If you’ve opened any education journal, read an online article, joined a PLC or participated in professional development in the last few years you’ve no doubt heard “growth mindset” discussed and debated.
What is it? How can you teach it? Why do we need it? Can we test for it? Are you doing it?
Carol Dweck offers, “In a growth mindset, people believe that their most basic abilities can be developed through dedication and hard work—brains and talent are just the starting point. This view creates a love of learning and a resilience that is essential for great accomplishment.” (Dweck, 2015)
Many teachers we’ve worked with have an understanding, generally, of the concept as outlined by Dweck, but aren’t yet sure how to effectively help their students to achieve it. In our work we found a practical definition of a “growth mindset” is having the skills that allow you to think flexibly and fluidly. This is the “it” that we want students to achieve. To be able to push past adversity knowing that “push” or effort will likely yield results.
The ability to use or apply a growth mindset is just as important but frequently less discussed. Our students need to have the ability to apply those skills in everyday life, particularly during times of stress or demanding situations. Therefore, the most important process for a teacher to think about is how they can teach these foundational skills to their students and empower them to use these skills effectively.
As educators we need to support our students’ ability to think flexibly and fluidly. This comes from learning the skills to manage one's own emotions during times of high demand or stress. This management forms the ability to be in control of one’s own thoughts and behaviors. “I can do it” stems from an understanding of “what is preventing me from thinking I can do it right now?” and then being able to push past those obstacles.
Just as you’ve heard a lot about growth mindset in recent years, you’re likely also hearing about social and emotional learning (SEL). The link between SEL and growth mindset couldn’t be more important. In fact, we think talking about growth mindset outside of the SEL space is confusing. You can’t have one without the other. Without explicitly teaching the critical skills that build emotional regulation -- the key foundation of SEL -- you won’t be teaching a growth mindset.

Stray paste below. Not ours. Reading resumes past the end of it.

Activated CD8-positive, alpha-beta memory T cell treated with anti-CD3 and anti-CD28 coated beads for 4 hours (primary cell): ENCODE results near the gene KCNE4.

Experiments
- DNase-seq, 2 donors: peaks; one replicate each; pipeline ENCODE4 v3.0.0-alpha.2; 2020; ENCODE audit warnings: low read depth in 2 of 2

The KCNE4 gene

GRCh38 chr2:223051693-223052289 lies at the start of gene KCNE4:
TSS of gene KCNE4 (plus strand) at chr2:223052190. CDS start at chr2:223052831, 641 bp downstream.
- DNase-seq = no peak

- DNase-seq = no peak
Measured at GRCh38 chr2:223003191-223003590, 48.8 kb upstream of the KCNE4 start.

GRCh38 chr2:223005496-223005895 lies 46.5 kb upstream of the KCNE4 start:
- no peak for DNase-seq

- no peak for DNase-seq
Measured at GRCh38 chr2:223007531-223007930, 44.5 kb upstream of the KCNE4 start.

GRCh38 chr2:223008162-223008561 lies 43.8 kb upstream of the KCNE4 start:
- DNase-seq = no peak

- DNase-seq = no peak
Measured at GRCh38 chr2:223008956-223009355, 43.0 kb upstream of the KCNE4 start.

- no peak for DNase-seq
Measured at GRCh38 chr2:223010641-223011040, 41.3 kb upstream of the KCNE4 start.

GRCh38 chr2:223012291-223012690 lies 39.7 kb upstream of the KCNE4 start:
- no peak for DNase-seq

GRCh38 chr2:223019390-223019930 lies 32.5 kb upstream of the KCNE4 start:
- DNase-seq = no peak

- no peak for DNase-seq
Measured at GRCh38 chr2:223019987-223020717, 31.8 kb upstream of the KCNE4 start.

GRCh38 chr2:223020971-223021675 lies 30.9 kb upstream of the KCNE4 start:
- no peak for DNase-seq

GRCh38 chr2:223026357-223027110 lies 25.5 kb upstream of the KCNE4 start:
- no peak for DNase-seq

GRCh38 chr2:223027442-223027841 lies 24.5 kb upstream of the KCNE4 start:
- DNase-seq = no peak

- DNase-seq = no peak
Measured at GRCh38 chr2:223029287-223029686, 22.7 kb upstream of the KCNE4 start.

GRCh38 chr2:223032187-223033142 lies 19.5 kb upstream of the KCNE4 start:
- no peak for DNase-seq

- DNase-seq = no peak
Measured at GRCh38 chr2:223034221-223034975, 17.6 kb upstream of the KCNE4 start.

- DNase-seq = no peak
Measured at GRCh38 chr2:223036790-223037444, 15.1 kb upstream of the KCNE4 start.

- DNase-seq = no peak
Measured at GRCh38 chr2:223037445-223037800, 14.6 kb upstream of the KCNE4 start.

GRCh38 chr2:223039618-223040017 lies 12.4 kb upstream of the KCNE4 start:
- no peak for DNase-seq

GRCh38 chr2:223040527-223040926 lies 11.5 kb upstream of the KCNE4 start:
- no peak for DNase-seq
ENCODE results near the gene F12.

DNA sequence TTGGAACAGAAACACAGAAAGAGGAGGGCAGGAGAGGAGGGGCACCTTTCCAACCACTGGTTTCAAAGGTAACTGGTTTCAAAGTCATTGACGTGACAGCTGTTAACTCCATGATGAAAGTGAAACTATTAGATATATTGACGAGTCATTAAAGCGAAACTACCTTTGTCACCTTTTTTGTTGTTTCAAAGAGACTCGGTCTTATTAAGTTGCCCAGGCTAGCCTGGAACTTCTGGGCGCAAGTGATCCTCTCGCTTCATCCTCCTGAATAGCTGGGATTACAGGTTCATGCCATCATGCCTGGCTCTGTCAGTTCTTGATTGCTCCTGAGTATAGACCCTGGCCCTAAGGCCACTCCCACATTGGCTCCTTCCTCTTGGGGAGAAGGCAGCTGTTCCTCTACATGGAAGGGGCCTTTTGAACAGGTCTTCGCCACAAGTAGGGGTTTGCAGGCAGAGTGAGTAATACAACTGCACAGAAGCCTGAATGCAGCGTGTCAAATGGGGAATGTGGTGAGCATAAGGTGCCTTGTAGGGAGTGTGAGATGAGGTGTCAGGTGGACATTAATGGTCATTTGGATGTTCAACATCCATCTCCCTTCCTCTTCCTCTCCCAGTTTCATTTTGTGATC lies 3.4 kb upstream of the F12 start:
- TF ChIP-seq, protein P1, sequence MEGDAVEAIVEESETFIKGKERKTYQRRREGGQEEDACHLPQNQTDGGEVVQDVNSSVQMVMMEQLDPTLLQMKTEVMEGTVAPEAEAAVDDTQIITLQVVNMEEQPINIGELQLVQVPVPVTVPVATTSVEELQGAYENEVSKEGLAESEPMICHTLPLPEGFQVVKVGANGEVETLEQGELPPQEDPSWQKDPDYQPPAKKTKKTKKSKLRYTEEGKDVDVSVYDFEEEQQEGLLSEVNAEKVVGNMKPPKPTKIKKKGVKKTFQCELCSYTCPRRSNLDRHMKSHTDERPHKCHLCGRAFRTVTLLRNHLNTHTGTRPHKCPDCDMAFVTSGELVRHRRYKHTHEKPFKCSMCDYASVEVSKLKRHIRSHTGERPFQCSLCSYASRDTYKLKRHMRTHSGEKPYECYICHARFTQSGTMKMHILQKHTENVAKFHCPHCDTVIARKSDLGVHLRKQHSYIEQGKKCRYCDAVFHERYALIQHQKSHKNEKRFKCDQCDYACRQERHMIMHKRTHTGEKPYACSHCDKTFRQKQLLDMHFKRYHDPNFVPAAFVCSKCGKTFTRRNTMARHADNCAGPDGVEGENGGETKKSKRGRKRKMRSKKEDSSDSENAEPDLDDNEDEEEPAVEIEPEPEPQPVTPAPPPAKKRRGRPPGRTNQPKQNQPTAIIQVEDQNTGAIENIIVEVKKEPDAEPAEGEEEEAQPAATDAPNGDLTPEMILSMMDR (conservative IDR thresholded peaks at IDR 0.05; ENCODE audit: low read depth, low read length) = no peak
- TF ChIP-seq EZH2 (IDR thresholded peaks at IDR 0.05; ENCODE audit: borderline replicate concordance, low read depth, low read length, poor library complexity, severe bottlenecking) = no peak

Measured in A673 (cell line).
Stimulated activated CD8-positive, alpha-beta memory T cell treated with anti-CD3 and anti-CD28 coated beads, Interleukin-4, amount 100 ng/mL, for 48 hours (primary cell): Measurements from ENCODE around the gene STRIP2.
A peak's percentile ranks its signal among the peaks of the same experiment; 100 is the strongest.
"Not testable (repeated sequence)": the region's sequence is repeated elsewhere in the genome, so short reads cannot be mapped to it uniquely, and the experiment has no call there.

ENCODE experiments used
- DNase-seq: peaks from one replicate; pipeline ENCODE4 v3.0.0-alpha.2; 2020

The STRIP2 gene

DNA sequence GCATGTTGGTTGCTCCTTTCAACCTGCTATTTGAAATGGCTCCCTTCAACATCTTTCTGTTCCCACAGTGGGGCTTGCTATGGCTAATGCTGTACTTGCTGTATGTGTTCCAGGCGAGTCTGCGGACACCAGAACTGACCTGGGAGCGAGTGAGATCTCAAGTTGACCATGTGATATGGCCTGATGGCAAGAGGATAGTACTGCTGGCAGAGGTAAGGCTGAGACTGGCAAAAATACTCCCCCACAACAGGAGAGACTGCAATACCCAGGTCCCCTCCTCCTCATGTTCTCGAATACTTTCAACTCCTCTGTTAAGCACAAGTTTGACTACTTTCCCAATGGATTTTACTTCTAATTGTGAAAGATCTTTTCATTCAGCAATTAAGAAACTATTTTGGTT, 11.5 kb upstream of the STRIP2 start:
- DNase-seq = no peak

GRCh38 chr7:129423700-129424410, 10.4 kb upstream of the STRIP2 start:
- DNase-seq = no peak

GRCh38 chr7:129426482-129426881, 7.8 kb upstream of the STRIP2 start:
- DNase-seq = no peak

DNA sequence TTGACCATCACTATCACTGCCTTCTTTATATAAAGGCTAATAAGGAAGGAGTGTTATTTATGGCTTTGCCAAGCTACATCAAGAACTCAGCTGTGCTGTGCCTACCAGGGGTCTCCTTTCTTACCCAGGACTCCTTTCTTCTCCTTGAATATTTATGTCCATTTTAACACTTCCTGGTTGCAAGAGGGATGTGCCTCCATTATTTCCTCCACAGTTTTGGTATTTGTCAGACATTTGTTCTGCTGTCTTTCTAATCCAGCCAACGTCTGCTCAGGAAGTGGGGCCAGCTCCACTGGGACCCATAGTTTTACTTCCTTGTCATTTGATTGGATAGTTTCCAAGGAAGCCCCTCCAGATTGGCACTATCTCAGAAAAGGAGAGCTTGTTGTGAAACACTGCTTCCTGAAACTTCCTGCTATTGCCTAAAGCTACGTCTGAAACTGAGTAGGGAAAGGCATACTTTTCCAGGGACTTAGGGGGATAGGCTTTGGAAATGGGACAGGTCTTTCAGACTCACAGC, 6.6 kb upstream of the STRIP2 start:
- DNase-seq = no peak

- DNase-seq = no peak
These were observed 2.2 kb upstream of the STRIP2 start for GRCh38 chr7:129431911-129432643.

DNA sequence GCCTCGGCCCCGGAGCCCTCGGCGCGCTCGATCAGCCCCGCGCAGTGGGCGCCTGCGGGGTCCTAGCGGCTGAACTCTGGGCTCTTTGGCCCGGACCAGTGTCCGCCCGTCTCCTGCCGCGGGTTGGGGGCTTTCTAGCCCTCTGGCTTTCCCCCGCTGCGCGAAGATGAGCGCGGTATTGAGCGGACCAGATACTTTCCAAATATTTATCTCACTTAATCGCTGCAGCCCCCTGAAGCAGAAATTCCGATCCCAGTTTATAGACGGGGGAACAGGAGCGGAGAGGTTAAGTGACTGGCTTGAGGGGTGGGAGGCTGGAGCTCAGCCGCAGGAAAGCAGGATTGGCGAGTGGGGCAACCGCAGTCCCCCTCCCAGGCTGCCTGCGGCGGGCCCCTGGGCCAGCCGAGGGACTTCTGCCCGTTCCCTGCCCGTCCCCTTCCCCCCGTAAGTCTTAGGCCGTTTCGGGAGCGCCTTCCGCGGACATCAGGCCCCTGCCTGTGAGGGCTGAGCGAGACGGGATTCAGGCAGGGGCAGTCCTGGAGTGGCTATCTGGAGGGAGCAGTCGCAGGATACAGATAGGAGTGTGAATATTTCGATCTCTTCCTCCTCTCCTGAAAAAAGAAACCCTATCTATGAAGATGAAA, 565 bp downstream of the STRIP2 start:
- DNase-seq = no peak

Let’s connect this a little further
Have you ever let your emotions get the best of you? Think of a time that you had a strong emotional reaction to an event yet lacked the skills to manage that strong emotion. Many would say you didn’t show a growth mindset at that time because you shut down in the face of adversity. Further, you didn’t use the skills to persevere. Now, imagine if you had been taught explicitly to identify the connection between events and your emotions and you knew what to do to manage your emotions in difficult situations. You’d be able to use these skills, developing and practicing them over time, to actually build your resilience and belief in yourself.
It’s critical to teach students to believe in their own skills and themselves. However, it is even more critical to teach them what to do when they need to use those skills in times of stress. That means teaching them the skills to identify, understand and manage their emotions so that they can, in turn, drive their own growth mindset when they need it.
One of the most challenging aspects of any new concept or idea in education is how educators can turn that into practical actions in their classrooms. Our message to educators is very simple. Teach the foundational SEL skills that help build a growth mindset. We need to explicitly, and consistently, teach kids the skills to manage their own emotions, so they can manage their behavior and be ready to learn. This is particularly important to develop in the elementary classroom.